Moviegoers in New Jersey and around the country will continue to see trailers for R-rated film featuring puppet characters similar to those created by Jim Henson. Sesame Workshop filed a lawsuit on May 21 claiming that the trailers, which feature the tagline 'NO SESAME. ALL STREET," are tarnishing valuable intellectual property by depicting beloved children's characters taking drugs, using foul language and behaving violently. However, a New York federal judge was unconvinced by these arguments and ruled that the trailers could continue to be used to promote Melissa McCarthy's upcoming film.
The judge determined that the trailer for "The Happytime Murders" and its controversial tagline were clear attempts to differentiate the R-rated film from iconic children's television programs like "The Muppet Show" and "Sesame Street". McCarthy plays a human detective in the film who teams up with a puppet to solve a series of grisly murders. "The Happytime Murders" is scheduled to be released on Aug. 17.
While arguing for the trailer to be pulled, Sesame Workshop cited a case involving the Dallas Cowboys Cheerleaders and the makers of the pornographic film 'Debbie Does Dallas." The cheerleaders prevailed in that litigation, but the judge was unconvinced and drew a clear line between graphic pornography and comedic adult-themed entertainment featuring puppets.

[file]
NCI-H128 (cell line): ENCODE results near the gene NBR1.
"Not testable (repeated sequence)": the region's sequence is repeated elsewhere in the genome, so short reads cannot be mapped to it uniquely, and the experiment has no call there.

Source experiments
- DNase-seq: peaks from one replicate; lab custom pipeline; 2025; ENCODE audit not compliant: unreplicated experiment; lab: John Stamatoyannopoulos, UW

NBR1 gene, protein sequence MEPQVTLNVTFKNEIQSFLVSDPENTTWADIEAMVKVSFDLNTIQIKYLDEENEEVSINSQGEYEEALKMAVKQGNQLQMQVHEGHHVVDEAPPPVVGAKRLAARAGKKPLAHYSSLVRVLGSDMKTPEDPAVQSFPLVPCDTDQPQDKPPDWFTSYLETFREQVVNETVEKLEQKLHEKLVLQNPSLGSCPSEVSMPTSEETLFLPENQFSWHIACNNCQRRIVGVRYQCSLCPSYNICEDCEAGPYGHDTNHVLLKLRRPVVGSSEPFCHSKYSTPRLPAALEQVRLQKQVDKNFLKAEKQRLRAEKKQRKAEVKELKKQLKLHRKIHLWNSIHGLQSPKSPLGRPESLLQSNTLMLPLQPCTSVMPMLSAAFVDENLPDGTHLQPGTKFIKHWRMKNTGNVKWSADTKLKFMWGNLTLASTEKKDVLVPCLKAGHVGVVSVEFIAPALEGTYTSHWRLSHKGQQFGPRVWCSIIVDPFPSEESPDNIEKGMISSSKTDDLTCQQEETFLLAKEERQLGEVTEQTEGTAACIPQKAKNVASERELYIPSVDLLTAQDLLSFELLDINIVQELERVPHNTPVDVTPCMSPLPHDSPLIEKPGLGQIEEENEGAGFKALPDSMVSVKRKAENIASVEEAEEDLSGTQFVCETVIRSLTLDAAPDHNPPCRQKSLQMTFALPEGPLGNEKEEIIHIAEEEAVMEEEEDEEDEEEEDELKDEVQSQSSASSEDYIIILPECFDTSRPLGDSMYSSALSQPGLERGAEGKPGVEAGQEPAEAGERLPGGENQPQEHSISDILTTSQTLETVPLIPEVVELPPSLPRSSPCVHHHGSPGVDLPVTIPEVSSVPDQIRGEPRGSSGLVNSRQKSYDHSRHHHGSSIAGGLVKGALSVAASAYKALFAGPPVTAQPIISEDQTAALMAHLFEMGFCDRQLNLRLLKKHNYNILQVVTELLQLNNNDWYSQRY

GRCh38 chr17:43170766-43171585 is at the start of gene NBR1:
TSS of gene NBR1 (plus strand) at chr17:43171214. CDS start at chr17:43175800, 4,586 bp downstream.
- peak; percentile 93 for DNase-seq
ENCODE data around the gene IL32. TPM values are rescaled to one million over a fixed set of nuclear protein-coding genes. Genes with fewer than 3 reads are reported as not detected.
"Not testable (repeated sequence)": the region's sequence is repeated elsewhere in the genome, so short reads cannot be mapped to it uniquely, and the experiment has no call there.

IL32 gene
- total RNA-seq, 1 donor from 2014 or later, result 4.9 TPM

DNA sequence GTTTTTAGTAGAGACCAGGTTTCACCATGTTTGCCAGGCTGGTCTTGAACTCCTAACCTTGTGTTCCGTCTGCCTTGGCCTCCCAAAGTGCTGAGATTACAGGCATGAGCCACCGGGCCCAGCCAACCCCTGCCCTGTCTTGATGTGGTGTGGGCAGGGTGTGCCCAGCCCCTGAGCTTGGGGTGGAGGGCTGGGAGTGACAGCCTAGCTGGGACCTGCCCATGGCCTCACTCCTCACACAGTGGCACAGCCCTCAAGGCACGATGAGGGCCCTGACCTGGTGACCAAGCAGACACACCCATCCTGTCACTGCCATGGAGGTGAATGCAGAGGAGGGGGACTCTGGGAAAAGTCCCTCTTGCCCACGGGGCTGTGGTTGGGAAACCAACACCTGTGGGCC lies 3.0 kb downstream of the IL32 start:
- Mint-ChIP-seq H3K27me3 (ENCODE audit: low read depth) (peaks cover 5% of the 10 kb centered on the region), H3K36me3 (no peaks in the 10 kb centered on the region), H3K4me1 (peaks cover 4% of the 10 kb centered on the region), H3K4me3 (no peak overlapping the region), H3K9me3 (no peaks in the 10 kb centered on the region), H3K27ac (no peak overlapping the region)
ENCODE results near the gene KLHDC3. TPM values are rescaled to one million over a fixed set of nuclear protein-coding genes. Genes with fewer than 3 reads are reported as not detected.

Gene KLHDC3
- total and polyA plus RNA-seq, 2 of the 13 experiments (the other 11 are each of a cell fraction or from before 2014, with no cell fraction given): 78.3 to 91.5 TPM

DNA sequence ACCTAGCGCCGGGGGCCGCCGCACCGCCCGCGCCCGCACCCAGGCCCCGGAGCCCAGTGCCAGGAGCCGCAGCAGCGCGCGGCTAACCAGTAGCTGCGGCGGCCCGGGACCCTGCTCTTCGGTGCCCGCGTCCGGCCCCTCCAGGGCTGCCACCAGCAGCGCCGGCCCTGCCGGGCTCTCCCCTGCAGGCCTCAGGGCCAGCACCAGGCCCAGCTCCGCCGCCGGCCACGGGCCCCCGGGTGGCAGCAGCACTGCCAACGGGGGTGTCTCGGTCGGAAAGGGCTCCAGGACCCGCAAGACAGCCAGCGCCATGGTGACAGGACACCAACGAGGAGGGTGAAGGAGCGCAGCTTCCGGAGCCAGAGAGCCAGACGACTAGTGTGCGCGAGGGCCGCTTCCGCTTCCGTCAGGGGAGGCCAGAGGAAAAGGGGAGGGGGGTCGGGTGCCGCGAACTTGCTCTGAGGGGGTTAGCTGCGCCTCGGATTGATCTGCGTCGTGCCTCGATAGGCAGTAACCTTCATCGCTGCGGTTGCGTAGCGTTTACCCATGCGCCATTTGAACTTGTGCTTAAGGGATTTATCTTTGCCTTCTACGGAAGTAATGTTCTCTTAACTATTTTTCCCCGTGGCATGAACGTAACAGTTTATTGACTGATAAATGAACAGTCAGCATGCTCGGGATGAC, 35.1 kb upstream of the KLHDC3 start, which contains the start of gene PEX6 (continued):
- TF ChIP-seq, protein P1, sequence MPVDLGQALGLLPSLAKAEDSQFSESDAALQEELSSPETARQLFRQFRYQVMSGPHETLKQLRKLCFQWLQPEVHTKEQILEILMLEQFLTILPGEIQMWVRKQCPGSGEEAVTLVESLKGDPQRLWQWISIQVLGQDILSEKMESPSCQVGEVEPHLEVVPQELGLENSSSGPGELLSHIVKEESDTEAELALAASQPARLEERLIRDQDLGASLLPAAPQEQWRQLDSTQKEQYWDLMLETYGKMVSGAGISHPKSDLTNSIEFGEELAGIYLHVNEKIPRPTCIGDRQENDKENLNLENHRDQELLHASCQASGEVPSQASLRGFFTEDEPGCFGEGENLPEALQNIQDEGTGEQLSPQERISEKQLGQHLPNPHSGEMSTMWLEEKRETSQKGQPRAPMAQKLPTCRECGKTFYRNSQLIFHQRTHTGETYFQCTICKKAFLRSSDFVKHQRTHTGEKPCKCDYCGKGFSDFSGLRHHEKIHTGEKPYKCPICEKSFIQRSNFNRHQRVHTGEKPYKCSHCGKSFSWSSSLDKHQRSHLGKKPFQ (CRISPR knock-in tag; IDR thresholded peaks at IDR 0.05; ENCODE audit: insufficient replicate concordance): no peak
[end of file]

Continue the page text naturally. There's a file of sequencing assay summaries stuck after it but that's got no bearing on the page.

This kind of litigation sometimes damages brands even further by drawing more attention to alleged copyright or trademark infringement, and attorneys with experience in intellectual property litigation may seek to resolve these disputes quietly and amicably whenever possible to avoid these risks. Films like "The Happytime Murders" are often made by devoted fans seeking to pay homage to beloved characters, and attorneys may suggest eschewing protracted, costly and unpredictable litigation in favor of a more proactive and cooperative approach.
Source: Fox News, "Melissa McCarthy's R-rated puppet movie wins lawsuit against 'Sesame Street'", Stephen Sorace, May 31, 2018